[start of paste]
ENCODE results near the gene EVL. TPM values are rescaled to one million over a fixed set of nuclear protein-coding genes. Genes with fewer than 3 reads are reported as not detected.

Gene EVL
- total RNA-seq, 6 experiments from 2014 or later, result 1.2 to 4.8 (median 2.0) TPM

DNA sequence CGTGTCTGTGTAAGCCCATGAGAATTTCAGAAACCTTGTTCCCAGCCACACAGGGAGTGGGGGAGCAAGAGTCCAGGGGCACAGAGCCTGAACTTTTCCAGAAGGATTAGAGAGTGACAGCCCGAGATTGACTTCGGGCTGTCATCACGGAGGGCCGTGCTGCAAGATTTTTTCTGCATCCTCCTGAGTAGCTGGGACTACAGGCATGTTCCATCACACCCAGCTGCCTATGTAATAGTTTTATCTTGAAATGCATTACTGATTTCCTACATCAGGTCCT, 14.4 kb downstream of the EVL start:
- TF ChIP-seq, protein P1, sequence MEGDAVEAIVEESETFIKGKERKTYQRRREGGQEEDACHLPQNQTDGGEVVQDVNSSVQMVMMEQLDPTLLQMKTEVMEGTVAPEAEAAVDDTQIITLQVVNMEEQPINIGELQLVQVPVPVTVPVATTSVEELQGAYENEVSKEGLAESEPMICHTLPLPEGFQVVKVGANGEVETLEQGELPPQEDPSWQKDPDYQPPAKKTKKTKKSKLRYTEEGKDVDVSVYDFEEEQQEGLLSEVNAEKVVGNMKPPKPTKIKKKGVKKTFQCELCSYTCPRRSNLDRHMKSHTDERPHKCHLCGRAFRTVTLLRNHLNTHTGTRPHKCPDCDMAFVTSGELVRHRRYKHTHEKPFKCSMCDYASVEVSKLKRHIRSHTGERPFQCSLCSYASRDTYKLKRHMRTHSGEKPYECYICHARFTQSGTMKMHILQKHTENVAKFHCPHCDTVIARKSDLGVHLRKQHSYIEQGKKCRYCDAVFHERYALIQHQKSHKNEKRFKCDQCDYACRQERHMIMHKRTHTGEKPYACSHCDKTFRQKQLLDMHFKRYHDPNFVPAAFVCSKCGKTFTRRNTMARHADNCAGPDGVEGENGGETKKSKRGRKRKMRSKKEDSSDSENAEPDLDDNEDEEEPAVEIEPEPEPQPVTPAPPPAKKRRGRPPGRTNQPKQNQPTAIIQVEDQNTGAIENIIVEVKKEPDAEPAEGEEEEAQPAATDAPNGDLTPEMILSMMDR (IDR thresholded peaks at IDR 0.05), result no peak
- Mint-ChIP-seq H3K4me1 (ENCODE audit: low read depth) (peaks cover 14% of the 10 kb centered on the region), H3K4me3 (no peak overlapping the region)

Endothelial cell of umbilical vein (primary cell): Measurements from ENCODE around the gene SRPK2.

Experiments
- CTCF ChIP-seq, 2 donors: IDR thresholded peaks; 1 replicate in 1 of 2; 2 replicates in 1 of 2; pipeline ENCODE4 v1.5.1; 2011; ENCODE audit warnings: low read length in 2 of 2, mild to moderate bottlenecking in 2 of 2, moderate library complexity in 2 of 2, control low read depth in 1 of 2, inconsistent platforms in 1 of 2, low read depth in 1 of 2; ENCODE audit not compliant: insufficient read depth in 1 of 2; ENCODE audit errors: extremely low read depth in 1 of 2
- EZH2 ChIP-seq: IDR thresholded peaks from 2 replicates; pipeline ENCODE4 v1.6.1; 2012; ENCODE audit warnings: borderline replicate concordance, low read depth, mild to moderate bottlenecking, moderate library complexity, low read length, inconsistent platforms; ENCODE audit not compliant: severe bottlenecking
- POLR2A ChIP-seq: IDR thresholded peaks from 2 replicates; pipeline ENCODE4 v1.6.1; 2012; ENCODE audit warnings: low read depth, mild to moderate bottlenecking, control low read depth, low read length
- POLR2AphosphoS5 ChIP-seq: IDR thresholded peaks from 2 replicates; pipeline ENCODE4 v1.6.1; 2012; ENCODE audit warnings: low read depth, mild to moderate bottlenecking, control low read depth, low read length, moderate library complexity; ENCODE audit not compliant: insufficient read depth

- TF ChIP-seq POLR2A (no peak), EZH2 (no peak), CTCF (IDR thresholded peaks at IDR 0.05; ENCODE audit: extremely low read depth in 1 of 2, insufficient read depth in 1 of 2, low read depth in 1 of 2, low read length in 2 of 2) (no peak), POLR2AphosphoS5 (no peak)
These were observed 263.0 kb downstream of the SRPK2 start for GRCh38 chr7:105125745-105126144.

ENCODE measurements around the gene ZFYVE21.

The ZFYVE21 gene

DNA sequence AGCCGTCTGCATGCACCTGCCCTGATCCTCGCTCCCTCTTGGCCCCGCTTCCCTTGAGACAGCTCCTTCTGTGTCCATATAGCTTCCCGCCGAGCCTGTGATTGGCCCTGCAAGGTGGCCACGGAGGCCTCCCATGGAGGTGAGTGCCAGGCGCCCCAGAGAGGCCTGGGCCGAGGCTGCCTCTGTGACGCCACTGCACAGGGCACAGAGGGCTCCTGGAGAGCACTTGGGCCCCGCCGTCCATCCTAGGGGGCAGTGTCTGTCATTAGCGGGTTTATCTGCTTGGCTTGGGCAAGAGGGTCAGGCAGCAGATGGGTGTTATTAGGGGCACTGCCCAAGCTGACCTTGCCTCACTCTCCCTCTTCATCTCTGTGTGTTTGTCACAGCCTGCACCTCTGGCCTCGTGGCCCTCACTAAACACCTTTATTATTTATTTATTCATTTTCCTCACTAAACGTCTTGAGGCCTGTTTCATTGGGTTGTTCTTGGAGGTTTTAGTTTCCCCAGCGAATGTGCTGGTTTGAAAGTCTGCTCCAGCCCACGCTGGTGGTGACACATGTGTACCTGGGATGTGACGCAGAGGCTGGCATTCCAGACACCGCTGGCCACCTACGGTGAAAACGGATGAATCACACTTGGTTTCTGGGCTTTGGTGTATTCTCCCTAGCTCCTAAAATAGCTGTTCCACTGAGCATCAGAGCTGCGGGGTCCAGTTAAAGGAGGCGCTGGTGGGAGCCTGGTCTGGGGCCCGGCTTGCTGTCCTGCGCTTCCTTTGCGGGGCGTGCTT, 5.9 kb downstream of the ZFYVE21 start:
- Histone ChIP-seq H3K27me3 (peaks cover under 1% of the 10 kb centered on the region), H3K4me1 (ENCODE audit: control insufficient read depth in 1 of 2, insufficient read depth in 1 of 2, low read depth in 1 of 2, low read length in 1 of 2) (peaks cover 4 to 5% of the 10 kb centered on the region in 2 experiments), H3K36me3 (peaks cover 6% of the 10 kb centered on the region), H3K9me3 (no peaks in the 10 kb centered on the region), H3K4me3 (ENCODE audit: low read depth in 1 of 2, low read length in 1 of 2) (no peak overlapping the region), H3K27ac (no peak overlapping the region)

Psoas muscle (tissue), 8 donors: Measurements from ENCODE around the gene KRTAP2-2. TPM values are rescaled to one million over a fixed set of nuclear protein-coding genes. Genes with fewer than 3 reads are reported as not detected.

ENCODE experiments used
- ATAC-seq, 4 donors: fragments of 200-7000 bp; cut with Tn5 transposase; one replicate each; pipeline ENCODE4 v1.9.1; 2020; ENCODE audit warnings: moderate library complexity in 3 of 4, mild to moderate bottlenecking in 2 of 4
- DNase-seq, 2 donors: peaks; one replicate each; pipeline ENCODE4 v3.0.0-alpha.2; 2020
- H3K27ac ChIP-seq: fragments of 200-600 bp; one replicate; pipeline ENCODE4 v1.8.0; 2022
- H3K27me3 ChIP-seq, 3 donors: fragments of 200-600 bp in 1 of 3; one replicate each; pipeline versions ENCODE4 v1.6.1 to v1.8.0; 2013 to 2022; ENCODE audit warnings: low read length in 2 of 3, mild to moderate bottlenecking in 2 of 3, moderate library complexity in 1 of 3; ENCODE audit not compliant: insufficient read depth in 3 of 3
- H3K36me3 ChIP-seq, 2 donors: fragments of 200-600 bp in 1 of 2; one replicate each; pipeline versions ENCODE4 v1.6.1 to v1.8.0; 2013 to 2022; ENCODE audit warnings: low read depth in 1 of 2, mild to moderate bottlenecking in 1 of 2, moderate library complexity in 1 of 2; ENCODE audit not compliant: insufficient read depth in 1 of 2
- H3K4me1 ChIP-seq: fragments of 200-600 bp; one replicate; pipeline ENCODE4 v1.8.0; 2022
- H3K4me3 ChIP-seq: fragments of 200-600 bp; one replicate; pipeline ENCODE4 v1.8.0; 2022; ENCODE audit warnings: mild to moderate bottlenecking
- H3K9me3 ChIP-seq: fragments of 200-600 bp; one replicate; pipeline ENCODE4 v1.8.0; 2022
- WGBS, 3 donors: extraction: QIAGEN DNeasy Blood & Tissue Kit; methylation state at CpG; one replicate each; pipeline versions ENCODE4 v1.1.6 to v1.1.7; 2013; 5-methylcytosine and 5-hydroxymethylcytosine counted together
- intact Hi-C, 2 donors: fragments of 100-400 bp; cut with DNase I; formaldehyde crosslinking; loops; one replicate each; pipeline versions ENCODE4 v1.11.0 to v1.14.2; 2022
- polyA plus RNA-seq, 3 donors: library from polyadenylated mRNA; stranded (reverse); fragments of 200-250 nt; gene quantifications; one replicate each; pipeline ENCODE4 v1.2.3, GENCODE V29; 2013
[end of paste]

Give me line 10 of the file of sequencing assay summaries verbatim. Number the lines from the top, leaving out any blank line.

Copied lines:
- EZH2 ChIP-seq: IDR thresholded peaks from 2 replicates; pipeline ENCODE4 v1.6.1; 2012; ENCODE audit warnings: borderline replicate concordance, low read depth, mild to moderate bottlenecking, moderate library complexity, low read length, inconsistent platforms; ENCODE audit not compliant: severe bottlenecking